Tag: aviation tax attorney

Aviation Business News – A View From The 2012 FATA Conference

Aviation Business News
A report from the 2012 FATA Conference

For those looking to keep up on Florida’s aviation business news, one of the best events of the year was the 2012 Florida Aircraft Trades Association (FATA) annual conference.  This three day event included aviation business news, recent developments in aircraft sales tax laws, aviation industry outlooks and, of course, golf, dinner and drinks!

Of the many excellent presentations one of my favorites was the “manufacturers’ panel”.  Leaders from Gulfstream, Piper, Cessna, and Embraer talked a little about the state of the aircraft industry and recent sales data.

Dustin Cordier, Regional Vice President for Cessna Aircraft Company, was pleased that in addition to sales of new aircraft being up slightly from last year there is also a robust market in the used aircraft market.  Aircraft between 3 and 10 years old constituted a combined 80% of the near 1000 Cessna transactions that occurred in Q1 2012, with an emphasis on the North American market.

Steve Cass of Gulfstream reported that sales of their largest aircraft continue to improve.  Simon Caldecott of Vero Beach-based Piper Aircraft expressed “cautious optimism” about the remainder of 2012, encouraged by well-improved numbers from the last few years in Piper’s newer models.  Clint Clouatre of Embraer, the “new kid on the block” confirmed everyone’s recognition of the BRIC countries (Brazil, Russia, India and China) as major markets for general aviation aircraft going forward.

Special thanks to lobbyist Eric Prutsman, who worked tirelessly in Tallahassee to bring about positive changes for Florida’s aviation business, such as extending the state “maintenance and repair” aircraft sales tax exemption to aircraft of 2,000 GTOW and smaller, Association President Sandy Showalter for his excellent leadership and consummate skill as the Conference MC, and of course Paula Raeburn, without whom FATA would not be nearly as colorful, effective or fun!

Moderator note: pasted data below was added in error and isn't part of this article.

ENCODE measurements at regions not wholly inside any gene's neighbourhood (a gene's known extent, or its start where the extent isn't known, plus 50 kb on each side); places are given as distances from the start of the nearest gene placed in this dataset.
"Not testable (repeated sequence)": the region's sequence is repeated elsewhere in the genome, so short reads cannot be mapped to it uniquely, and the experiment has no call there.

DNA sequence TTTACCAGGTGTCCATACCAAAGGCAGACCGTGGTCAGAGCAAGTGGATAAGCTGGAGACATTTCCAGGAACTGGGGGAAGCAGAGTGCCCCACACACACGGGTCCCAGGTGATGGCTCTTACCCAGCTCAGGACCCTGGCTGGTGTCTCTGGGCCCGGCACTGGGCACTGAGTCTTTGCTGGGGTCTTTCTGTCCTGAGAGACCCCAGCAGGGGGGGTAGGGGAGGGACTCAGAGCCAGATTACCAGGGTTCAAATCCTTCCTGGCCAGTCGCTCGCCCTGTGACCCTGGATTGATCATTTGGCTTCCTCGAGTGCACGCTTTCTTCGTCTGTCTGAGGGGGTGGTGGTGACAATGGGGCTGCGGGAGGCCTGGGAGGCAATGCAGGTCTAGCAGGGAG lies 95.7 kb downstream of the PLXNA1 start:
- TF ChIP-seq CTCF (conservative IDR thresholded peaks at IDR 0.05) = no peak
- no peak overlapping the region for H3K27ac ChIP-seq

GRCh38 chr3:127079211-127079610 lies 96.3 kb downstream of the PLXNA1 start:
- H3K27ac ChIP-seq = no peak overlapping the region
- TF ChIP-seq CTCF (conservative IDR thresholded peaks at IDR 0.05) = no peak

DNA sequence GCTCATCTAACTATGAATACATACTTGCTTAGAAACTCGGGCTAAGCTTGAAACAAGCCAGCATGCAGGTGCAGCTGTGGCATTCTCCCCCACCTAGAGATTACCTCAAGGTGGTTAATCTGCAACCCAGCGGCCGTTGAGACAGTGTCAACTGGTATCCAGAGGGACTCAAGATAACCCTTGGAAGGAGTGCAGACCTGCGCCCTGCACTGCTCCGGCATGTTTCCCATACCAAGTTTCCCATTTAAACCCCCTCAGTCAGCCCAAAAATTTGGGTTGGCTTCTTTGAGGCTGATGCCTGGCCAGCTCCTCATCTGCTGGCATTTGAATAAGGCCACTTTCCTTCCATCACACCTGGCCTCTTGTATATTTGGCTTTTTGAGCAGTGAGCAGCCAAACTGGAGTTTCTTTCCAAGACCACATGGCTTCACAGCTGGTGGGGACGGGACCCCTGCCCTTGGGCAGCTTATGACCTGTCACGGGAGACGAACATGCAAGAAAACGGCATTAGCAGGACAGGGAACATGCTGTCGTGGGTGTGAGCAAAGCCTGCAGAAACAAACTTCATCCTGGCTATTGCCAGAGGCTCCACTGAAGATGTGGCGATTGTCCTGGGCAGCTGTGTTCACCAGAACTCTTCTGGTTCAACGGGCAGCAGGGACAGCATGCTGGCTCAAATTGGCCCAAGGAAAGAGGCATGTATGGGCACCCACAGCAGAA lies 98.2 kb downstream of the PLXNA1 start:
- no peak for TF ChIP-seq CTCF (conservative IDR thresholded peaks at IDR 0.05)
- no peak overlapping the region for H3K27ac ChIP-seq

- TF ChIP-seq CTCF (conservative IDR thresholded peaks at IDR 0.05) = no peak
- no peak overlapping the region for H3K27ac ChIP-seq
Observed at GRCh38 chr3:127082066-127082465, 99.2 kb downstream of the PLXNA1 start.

If you’ve never stayed at the Four Seasons Palm Beach, I might add, I absolutely recommend it, and I would also like to thank whatever tech company was there with the same color badges for not throwing me out when I crashed your unbelievable buffet breakfast on the veranda.  Look, it was an accident!

Maine eliminates sales and use tax on aircraft

Effective July 1, Maine, traditionally among the more agressive states when it came to pursuing even temporary visitors for use tax, no longer charges sales or use tax on aircraft, their parts or services. The change resulted in several aviation businesses quickly announcing plans to expand their facilities. Notwithstanding the loss of tax revenues the change will have a net positive effect on the Maine economy: its location on the eastern seaboard made it easy for aircraft owners to do their buying in surrounding states, most of which do not charge sales or use tax on aircraft.

A Bad Idea In Connecticut